A Georgia man has been found guilty of conspiring to provide material support for terrorists. Ehsanul Islam Sadequee faces up to 60 years in prison. He is the second person convicted in the conspiracy to aid to the Pakistani-based Lashkar-e-Taiba.
Sadequee and Sayid Haris Ahmed traveled to Canada to meet with other potential jihadis about plotting terrorist attacks, prosecutors say, and they presented video clips of the two men scouting sites for a possible attack in Washington, D.C.
Sadequee, 23, represented himself during the six day trial. He told jurors he and his friends were "immature young guys who had imaginations that run wild" but were not terrorists.
But two friends testified against him. One, Omer Kamal told jurors that the plans for jihad grew so intense that he wrote a note telling Sadequee and Ahmed he wanted nothing to do with it.
Ahmed testified for the government after being convicted on the same charges in June. The two were serious about joining the terrorist group Lashkar-e-Taiba, Ahmed said, and wanted to wage domestic attacks to "disrupt the U.S. economy."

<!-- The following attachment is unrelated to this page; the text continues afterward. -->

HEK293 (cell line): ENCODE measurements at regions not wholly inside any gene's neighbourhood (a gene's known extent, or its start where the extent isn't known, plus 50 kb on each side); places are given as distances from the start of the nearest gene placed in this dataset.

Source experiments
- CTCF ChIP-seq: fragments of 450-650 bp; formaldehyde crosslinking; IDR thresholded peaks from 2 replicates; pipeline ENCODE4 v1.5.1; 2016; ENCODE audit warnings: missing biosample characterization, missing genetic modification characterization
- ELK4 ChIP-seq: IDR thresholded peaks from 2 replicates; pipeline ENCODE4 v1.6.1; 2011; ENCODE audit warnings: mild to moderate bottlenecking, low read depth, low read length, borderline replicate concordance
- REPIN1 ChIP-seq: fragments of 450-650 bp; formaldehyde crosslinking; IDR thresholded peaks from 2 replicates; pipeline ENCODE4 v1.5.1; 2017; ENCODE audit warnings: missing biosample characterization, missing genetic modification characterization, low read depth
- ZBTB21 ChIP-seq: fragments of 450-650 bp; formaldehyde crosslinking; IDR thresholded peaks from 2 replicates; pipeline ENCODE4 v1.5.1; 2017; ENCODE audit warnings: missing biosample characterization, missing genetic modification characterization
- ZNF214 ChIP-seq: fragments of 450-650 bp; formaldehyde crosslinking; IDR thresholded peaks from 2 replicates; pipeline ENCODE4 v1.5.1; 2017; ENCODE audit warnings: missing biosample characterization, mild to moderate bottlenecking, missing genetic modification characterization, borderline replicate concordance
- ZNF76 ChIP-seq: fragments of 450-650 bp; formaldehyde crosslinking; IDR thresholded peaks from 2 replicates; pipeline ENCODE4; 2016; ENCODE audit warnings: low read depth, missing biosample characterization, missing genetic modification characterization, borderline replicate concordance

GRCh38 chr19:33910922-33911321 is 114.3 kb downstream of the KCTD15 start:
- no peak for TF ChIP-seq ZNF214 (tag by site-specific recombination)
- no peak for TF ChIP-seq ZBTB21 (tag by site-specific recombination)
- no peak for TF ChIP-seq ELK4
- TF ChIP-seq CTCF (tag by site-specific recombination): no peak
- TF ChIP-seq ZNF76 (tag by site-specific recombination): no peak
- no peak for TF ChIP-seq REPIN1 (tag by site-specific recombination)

In a statement, Gregory Jones, the FBI's Special Agent in Charge in Atlanta, said:
"The FBI continues to investigate a growing number of cases involving U.S. citizens providing material support to terrorists. However, as we move further away from the tragic events of September 11, 2001, there also seems to be a growing public perception that such conduct is harmless, especially since no bombs were exploded and no one was killed. This defendant, like many others we have investigated, tried to argue that his criminal conduct and activities were protected by the First Amendment of the U.S. Constitution. The FBI does not buy that argument and today the jury agreed."
The Atlanta Journal-Constitution has details about Sadequee's conviction here.